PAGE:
Joined Oct 4, 2018
11
You need to understand the requirements of a simple audio amplifier. This can be laid out in three stages.
Each stage has a specific function and that is to match the source to the load with the required gain and power output.

1) High impedance, high gain microphone preamp.
2) Driver stage to match the output impedance of the preamp to the input of the power amp.
3) Power amp output to drive a low impedance loud speaker.

1) The mic preamp needs to have high input impedance. It also has to amplify a very weak signal to a level of about 2V. Power level requirements are not demanding.

2) The driver stage needs to provide moderate current and voltage gain. Hence the output impedance has to be moderately low to drive the final power amp stage.

3) The power amp pushes high current into a low impedance load. Hence the power amp has to have very low output impedance, lower than that of the loudspeaker.

After you have studied all of this, you may want to add negative feedback to improve linearity and avoid thermal runaway.
Can I have an example of the driver stage please. I'm thinking of a darlington common-collector am I right ?
 

Audioguru

Joined Dec 20, 2007
11,251
A simple class-AB power amplifier has complementary (NPN and PNP) output transistors and a driver transistor.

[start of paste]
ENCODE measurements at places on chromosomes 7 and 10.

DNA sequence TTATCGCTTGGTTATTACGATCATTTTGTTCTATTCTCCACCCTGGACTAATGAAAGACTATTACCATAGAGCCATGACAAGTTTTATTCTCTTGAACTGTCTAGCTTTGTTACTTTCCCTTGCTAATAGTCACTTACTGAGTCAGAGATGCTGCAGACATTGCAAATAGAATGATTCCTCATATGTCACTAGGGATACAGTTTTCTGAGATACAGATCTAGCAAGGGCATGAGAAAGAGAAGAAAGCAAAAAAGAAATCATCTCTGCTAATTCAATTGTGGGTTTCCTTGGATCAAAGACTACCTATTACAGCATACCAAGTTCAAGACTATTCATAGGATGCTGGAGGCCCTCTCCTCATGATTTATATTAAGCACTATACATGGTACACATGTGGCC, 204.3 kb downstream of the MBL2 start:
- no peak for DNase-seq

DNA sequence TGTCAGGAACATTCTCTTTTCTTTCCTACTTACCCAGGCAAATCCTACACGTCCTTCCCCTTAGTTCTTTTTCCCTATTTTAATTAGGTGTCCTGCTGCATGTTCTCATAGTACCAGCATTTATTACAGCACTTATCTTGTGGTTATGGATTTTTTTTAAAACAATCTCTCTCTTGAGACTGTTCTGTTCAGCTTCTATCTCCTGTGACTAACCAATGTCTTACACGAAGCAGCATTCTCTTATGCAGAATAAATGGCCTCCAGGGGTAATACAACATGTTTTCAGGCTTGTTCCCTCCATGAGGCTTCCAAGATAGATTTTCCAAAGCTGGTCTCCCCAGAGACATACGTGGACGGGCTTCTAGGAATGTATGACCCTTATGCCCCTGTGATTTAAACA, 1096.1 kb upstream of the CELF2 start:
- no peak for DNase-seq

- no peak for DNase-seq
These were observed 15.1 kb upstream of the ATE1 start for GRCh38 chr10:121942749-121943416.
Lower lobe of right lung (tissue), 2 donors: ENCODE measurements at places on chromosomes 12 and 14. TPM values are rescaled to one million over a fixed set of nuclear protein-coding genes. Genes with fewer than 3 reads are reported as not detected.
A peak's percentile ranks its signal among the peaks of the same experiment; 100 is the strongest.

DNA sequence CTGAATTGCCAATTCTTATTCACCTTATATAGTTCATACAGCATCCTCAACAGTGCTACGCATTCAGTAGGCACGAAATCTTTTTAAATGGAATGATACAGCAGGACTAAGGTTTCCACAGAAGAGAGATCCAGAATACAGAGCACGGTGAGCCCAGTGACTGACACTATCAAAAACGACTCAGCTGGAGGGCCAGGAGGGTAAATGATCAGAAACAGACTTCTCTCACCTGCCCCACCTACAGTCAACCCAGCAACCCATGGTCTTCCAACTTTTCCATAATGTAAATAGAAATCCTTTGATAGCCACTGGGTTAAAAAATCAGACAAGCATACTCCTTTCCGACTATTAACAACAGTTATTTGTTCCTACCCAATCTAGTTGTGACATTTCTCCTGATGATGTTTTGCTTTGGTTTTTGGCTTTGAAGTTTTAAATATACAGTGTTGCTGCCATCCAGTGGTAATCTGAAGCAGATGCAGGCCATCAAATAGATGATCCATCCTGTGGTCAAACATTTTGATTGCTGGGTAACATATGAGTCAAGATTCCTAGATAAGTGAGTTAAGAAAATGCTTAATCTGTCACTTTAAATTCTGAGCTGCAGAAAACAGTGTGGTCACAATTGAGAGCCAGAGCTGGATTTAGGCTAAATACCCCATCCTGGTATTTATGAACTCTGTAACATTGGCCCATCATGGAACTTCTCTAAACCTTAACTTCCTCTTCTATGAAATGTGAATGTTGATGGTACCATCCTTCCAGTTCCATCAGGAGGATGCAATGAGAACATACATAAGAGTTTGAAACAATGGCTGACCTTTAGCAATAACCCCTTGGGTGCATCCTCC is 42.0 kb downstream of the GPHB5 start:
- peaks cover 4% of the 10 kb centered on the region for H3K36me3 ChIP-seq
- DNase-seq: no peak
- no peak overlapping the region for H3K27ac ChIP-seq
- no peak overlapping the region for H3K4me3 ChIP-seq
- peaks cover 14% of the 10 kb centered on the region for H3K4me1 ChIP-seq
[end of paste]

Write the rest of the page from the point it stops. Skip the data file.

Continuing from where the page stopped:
Its preamp needs a single transistor with a gain of only about 25 times for it to work well from an electret mic mounted very close to a guitar.
Here is a simple class-AB amplifier with an input impedance of about 24k and a max input of 1V peak:
 

Attachments

Thread Starter

createdtowatch worldcup

Joined Oct 4, 2018
11
A simple class-AB power amplifier has complementary (NPN and PNP) output transistors and a driver transistor.
Its preamp needs a single transistor with a gain of only about 25 times for it to work well from an electret mic mounted very close to a guitar.
Here is a simple class-AB amplifier with an input impedance of about 24k and a max input of 1V peak:
Thats great i'll try implementing this design, however for the input impedance (24k) how did you calculate that ?
 

Audioguru

Joined Dec 20, 2007
11,251
Thats great i'll try implementing this design, however for the input impedance (24k) how did you calculate that ?
I would have liked the power amp to have more voltage gain than only 5 times which is determined by the 240k feedback resistor, the 24k input resistor and the circuit but to have a higher voltage gain then the 24k resistor value must be reduced which causes obvious distortion and puts a strain on the preamp transistor. When the 24k is 10k the distortion is noticeable and when it is 4.7k then distortion is awful and the voltage gain is 23 times. 24K is pretty good but 47k will produce very low distortion and a fairly low voltage gain of only 2.6 times.

Did you understand about the bootstrapping capacitor and the two resistors that it feeds? It increases the output voltage swing by causing the base of the NPN output transistor to swing above the 12V supply voltage. The output power without the bootstrapping is only 1.0W.
 
Last edited:

Thread Starter

createdtowatch worldcup

Joined Oct 4, 2018
11